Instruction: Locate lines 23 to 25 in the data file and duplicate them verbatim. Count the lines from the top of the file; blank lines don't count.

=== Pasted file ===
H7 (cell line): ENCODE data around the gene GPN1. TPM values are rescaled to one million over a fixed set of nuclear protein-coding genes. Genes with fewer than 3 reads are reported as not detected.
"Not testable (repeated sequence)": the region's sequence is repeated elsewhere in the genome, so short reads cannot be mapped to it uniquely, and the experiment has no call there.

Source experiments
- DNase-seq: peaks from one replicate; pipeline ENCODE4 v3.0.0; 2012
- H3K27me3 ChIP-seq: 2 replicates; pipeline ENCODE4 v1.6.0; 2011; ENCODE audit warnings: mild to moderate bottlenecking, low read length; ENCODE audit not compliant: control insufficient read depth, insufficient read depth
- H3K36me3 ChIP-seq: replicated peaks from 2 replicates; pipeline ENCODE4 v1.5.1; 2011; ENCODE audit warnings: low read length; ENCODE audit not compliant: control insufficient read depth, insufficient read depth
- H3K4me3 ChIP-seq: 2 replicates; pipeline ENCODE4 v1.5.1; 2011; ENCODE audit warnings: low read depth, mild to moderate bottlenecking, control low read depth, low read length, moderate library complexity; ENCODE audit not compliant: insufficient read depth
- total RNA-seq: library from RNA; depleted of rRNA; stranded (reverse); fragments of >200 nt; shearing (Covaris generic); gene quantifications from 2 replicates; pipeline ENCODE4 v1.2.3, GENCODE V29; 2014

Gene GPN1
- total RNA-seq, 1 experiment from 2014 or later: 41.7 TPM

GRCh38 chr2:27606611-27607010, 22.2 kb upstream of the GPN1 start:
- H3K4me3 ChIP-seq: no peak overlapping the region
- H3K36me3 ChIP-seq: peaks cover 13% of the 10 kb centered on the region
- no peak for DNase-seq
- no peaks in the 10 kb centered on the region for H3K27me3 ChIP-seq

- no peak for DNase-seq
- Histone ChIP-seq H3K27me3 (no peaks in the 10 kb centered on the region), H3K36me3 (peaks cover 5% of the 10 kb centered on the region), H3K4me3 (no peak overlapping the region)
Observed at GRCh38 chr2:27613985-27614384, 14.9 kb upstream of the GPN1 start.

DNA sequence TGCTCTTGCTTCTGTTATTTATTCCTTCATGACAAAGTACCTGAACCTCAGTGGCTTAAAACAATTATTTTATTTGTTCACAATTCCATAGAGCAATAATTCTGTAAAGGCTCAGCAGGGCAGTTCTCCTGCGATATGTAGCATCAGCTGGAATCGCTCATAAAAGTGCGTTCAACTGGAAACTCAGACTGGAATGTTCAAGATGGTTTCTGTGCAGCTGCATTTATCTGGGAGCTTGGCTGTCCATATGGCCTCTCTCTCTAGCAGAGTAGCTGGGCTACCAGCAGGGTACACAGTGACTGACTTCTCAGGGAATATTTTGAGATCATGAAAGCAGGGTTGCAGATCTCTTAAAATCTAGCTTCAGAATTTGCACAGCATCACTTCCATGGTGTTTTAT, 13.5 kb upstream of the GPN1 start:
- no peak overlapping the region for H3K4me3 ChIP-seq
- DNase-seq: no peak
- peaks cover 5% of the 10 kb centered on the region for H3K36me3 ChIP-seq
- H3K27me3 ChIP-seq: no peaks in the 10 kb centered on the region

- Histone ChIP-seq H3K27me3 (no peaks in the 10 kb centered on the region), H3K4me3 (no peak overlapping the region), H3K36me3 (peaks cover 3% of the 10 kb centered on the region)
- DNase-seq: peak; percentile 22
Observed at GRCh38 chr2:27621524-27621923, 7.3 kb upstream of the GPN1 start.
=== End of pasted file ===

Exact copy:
- H3K27me3 ChIP-seq: no peaks in the 10 kb centered on the region

- Histone ChIP-seq H3K27me3 (no peaks in the 10 kb centered on the region), H3K4me3 (no peak overlapping the region), H3K36me3 (peaks cover 3% of the 10 kb centered on the region)
- DNase-seq: peak; percentile 22